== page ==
AOC e1649Fwu LED USB 16″ Monitor Review

The e1649Fwu is a portable 16″ LED USB monitor from AOC, that will effortlessly add addition screen space to your desktop setup. I reviewed a similar product a few months ago (the Lenovo ThinkVision LT1421 14″ LCD monitor with Plastic Cover), which has been working flawlessly. Let’s see if the AOC monitor is just as easy to get along with.

Note: Click the images in this review to see a larger view.

Hardware Specifications

Panel:  TFT Active Matrix LCD, WLED Backlight
Viewable Image Size: 15.6″ (16:9)
Maximum Resolution: 1366 x768 @ 60Hz
Colors Supported: > 16 Million
Digital Input: USB
Brightness (typical): 200 cd/m2
Contrast Ratio: 500:1
Response Time: 16ms
Built-in Stereo Speakers: No
ENERGY STAR Compliant: Yes
Dimensions / weight: 14.8×9.3×1.4   in /  2.3 lbs

Package Contents

e1649Fwu LED USB 16″ Monitor
USB cable
Quick start guide
Windows driver CD

When I received the AOC e1649Fwu and read the information on the box, I was excited because the box said it was plug and play compatible with PCs and Macs. The box also showed a picture of the monitor in portrait orientation. That was one of my complaints with the Lenovo monitor, that it could not be rotated when using it with a Mac.

A quick unboxing revealed a shiny Black monitor with a chromed AOC logo on the front. Although it offers the same maximum resolution as the Lenovo, it has a physically larger footprint and screen size. This monitor has a glossy display, which means you may notice glare and reflection issues depending where you locate it.

There are no buttons, switches or dials on this device. There is just one mini USB connector under the flip out stand.

There really isn’t much in the way of angle customization that you can do with this display. The stand folds out and then rotates. The angle that it provides is optimal for viewing the best picture. Trying to tilt it up so it’s more of a 90 degree angle just washes out the picture. According to the documentation, the viewing angle is Horizontal: 90 Degrees (CR>10), Vertical: 50 Degrees (CR>10).

Here we see the monitor in portrait mode. This is the orientation that I was most looking forward to using. Supposedly the monitor will detect that it’s been rotated and will automatically turn the image without having to go into the video settings. Cool.

Connecting the monitor to your computer (in my case a 27″ iMac) is a no brainer. All you do is connect one end of the mini USB cable to the connector on the monitor and one of the other ends (it’s a Y cable with 2 connectors) to a powered USB port. I suppose that if your computer has lower powered ports that you’ll need to use both connectors. There’s no power cord and no video cable needed. Just the USB cable.

Because the box said the AOC was plug and play for PCs and Macs, I went straight to my system design prefs and pressed the detect monitors button. Nothing happened. Hmmmm… So I inserted the included driver CD into my iMac and all I found was a Windows driver. Grrrrr… Off to Google for a quick search and soon learned that I had to download and install a DisplayLink driver. So much for plug and play…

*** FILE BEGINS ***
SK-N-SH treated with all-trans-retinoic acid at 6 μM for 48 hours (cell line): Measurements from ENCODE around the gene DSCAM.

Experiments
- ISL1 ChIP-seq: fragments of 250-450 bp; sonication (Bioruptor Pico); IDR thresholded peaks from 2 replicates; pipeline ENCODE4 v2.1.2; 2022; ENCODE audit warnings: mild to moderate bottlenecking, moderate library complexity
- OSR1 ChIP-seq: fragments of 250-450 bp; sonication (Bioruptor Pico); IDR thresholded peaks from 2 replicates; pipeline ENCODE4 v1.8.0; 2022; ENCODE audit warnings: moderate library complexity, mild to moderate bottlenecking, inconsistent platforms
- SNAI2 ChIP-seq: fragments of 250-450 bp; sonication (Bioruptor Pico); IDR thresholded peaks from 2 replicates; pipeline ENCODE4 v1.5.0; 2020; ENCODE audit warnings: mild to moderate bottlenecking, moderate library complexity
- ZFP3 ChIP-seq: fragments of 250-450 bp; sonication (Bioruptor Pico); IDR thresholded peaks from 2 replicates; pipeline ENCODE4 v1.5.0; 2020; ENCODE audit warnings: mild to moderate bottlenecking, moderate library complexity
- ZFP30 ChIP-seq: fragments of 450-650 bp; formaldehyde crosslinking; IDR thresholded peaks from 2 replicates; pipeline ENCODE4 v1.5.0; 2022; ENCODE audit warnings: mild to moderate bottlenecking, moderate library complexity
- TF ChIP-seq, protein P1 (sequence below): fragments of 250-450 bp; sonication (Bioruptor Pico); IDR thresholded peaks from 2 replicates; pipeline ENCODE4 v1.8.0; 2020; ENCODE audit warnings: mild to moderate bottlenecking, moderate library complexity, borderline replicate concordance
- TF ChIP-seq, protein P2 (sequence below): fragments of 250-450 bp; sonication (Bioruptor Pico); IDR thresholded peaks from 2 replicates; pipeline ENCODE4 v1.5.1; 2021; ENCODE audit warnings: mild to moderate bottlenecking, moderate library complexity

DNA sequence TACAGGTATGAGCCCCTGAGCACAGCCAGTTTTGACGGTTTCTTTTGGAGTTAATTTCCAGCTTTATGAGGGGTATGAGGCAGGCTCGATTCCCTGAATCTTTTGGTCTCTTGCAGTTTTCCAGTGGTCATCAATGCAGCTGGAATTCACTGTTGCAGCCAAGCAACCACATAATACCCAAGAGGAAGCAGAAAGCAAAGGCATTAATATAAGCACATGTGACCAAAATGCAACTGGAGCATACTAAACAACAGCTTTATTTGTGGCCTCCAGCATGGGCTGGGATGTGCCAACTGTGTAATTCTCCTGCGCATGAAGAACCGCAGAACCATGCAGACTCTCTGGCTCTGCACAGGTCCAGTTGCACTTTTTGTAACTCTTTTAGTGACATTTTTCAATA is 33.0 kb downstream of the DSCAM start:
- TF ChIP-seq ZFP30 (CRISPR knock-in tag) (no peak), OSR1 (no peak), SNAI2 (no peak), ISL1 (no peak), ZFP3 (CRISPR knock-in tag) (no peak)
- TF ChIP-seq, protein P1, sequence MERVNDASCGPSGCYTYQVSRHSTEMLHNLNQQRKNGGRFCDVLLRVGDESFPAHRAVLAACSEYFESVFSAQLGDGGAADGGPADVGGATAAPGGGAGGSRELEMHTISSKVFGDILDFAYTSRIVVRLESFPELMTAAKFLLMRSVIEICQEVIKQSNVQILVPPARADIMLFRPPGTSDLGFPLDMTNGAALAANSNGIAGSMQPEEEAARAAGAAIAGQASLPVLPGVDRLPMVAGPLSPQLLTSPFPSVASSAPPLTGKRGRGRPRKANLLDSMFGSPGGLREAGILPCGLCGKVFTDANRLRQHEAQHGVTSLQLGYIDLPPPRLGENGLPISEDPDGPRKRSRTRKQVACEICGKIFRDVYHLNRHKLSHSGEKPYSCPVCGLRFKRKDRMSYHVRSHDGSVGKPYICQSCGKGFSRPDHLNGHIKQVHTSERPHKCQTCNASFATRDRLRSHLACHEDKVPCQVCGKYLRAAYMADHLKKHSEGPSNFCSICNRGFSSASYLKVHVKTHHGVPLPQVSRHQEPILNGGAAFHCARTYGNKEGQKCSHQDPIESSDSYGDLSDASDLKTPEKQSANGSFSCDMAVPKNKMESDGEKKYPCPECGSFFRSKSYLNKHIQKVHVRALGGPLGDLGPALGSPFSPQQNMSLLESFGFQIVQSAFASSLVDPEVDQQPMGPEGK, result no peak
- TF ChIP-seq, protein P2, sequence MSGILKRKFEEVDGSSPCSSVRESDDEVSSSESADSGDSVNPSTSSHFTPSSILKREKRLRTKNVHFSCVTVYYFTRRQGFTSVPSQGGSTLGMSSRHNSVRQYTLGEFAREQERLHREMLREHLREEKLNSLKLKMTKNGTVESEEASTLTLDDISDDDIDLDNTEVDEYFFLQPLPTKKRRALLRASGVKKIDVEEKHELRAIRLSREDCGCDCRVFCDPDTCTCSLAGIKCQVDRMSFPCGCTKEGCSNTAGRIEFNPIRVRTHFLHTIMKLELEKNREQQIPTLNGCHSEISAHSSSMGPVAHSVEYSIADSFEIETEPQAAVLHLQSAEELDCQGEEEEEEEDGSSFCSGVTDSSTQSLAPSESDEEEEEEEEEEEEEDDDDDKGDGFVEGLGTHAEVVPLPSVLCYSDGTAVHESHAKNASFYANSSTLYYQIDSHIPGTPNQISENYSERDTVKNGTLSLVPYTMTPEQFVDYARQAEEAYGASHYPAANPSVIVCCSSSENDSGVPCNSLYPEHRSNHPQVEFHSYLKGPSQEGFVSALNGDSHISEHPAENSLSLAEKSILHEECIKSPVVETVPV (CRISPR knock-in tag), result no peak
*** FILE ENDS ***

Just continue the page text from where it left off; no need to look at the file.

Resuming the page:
This monitor makes a great side display to park my Hootsuite Twitter client. The picture is bright and clear, with rich colors. Note, there is no way to adjust the brightness. At first I thought this might be a Mac only issue, but apparently you can’t adjust the brightness under Windows either. I haven’t verified this personally though as I don’t have a Windows machine to test.

Text is not quite as sharp and crisp as text on my iMac’s display, but it’s perfectly clear and readable.

Regarding colors, I noticed that when looking at my website on my iMac and my website on the AOC, that the Blue background shade on AOC looks more Blue than on the iMac. This isn’t a big deal to me, but I thought I’d mention it for anyone that might want to use this monitor for Photoshop work.

I tried watching some videos with the e1649Fwu to see if I would notice any problems with frame rates. I mainly tried watching various full screen videos through YouTube, like the Promethius trailer you see above. I also watched full screen video via Hulu.com and even .AVI video files. In my opinion, this secondary monitor isn’t the best choice if you plan to use it mainly for viewing full screen video. Although the results aren’t bad, but they aren’t stellar either. I did notice some dropped frames and blocky color splotches here and there. Watching video in a smaller window on the AOC improved video quality.

If you remember, I was anxious to take advantage of this monitor’s advertised automatic screen rotation feature. Unfortunately, I quickly found out that feature is not available on a Mac. At least not the automatic part. If you notice the image above, you’ll see that the monitor is in portrait orientation. Getting it that way was a bit of a technical adventure though. When I first tried to rotate the screen and found that it would not work, I conferred with my best friend Google and found a comment on someone else’s review of this product where they said to hold down the Command and Option keys in the Mac’s System Preferences and then click Display prefs. When you do that, the Display prefs will show the rotation menu. I was excited and picked the 90 degree rotation feature and presto change-o, the AOC’s display turned Black and my iMac’s display turned Blue. Oh oh… Unplugging the AOC didn’t help. The iMac’s display remained Blue and did not show the mouse cursor or anything else. After several minutes of key clicking, I finally managed to get the Display prefs to come up on the Lenovo monitor. Then I was able to click the mirror displays option to get the iMac to turn back on. But plugging the AOC back into the iMac caused the same behavior. Even uninstalling the DisplayLink driver and reinstalling it didn’t help. Whenever I would plug in the AOC, the iMac would go Blue. After quite a bit of Google searching and even some email exchanges with AOC’s tech support, I finally found the answer on DisplayLink’s user forums. I had to uninstall the DisplayLink driver, boot in Safe mode and then reinstall the driver. After I did this, I was back in business with the iMac’s display and the AOC’s display working normally.